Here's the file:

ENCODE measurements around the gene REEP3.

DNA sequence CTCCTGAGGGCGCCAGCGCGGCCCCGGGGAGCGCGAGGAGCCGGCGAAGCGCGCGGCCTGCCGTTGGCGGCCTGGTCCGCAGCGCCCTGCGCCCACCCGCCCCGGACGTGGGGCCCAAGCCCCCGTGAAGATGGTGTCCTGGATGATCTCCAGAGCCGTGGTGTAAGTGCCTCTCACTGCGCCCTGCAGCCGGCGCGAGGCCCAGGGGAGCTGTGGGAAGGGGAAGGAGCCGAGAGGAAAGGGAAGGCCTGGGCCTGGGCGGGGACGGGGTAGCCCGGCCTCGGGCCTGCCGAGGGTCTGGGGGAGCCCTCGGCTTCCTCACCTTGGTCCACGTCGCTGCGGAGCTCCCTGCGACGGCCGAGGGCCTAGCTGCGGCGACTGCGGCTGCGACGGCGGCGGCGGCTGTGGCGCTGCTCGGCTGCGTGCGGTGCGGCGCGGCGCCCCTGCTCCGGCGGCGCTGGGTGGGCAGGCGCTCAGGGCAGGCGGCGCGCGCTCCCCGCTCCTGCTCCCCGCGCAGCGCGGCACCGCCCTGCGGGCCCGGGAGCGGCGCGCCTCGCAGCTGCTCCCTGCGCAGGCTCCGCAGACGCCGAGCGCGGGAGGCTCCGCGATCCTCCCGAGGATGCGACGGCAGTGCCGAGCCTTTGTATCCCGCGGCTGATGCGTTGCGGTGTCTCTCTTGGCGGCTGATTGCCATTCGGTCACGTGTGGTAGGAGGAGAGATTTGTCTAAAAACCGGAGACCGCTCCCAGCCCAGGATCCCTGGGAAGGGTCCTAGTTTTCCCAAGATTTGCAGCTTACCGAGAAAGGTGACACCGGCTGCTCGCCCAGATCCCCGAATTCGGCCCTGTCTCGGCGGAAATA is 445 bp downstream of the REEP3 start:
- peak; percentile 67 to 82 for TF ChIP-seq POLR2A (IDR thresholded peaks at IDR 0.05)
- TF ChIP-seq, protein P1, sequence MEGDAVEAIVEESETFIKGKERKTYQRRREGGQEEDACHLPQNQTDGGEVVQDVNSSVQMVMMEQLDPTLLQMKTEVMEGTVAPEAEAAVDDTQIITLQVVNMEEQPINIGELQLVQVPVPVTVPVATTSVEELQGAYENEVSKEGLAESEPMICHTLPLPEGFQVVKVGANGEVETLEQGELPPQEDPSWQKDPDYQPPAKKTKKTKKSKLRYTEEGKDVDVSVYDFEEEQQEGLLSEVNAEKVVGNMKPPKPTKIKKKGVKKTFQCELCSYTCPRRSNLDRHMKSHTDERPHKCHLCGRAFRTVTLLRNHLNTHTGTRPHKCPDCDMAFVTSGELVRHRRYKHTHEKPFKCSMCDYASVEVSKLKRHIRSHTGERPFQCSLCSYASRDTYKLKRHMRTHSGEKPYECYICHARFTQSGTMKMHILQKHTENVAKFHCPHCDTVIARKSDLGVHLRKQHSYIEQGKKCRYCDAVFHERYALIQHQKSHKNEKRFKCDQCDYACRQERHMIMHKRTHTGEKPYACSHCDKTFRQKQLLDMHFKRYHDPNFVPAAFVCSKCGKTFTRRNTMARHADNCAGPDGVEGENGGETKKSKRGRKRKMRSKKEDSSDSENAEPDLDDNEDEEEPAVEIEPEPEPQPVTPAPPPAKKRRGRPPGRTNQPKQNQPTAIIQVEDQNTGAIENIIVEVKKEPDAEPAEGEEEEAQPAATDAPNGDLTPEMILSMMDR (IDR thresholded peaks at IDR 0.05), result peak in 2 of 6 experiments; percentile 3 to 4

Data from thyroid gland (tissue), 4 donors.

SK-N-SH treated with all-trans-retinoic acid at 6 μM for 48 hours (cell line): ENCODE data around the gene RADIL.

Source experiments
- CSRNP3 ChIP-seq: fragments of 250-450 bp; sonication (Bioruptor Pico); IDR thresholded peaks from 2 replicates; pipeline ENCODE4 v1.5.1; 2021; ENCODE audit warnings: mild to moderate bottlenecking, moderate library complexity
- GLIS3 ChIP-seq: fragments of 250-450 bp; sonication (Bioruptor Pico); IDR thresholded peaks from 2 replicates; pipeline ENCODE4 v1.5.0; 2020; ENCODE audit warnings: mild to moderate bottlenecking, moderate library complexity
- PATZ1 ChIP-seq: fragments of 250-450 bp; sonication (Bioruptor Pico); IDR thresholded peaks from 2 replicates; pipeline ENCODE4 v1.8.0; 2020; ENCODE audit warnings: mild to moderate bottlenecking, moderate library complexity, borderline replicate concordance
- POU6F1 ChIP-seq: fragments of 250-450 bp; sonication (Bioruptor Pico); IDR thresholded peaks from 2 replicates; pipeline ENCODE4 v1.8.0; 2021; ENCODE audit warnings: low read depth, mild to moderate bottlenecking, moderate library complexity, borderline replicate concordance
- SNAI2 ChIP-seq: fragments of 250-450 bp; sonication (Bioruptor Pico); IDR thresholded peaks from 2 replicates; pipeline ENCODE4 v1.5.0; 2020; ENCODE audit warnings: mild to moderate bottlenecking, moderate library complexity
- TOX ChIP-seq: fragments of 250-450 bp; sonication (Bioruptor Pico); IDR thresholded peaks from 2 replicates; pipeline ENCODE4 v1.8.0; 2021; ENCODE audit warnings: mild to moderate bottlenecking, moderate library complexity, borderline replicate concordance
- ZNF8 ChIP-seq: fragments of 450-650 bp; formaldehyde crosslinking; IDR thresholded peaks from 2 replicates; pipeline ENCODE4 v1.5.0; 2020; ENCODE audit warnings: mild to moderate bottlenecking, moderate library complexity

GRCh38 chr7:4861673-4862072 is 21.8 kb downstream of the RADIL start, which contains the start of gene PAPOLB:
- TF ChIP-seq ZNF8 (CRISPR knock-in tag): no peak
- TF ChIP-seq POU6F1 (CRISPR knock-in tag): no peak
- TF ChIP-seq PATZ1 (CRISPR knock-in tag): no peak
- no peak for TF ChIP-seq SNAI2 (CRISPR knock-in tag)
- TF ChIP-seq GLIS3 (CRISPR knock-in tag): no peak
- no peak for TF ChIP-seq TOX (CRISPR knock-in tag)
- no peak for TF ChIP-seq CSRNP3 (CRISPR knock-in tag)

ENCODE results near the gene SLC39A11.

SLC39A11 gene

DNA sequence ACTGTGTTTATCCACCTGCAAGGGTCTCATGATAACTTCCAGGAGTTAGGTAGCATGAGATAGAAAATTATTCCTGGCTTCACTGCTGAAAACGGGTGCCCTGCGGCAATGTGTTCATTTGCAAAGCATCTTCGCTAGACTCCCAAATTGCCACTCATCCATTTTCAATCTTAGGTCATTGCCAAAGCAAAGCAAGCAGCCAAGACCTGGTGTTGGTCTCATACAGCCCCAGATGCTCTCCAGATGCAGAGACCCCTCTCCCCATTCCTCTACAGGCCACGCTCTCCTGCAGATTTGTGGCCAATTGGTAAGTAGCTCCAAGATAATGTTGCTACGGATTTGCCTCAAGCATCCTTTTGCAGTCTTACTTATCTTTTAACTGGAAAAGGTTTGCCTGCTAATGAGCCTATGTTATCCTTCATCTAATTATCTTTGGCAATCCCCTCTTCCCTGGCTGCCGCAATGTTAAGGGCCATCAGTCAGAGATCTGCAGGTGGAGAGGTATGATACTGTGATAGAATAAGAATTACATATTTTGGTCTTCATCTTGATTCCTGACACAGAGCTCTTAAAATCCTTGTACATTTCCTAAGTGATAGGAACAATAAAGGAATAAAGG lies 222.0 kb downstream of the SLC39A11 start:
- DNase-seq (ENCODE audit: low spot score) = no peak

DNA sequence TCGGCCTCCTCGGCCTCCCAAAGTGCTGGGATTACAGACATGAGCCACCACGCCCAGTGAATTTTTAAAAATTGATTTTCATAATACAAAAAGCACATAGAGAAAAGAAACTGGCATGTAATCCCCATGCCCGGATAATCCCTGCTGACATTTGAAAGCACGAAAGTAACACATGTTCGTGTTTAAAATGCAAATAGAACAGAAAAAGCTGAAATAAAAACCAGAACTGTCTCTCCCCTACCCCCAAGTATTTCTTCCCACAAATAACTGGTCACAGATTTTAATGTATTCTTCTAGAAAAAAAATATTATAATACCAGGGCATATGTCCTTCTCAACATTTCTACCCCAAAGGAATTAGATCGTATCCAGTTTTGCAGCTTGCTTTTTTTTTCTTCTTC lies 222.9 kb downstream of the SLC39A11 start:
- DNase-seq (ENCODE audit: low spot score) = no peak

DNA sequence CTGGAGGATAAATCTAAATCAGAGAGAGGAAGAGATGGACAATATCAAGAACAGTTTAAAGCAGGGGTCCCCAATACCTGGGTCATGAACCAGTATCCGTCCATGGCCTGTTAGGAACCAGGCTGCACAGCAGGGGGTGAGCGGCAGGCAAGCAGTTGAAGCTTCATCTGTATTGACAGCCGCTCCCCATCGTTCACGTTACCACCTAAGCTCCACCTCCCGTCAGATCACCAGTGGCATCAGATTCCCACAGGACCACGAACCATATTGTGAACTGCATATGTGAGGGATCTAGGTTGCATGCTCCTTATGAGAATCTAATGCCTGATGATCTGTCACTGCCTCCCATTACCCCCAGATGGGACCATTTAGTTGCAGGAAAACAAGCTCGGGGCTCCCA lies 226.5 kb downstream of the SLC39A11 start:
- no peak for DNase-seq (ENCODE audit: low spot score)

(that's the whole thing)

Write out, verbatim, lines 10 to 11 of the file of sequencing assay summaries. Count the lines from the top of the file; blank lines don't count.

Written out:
- PATZ1 ChIP-seq: fragments of 250-450 bp; sonication (Bioruptor Pico); IDR thresholded peaks from 2 replicates; pipeline ENCODE4 v1.8.0; 2020; ENCODE audit warnings: mild to moderate bottlenecking, moderate library complexity, borderline replicate concordance
- POU6F1 ChIP-seq: fragments of 250-450 bp; sonication (Bioruptor Pico); IDR thresholded peaks from 2 replicates; pipeline ENCODE4 v1.8.0; 2021; ENCODE audit warnings: low read depth, mild to moderate bottlenecking, moderate library complexity, borderline replicate concordance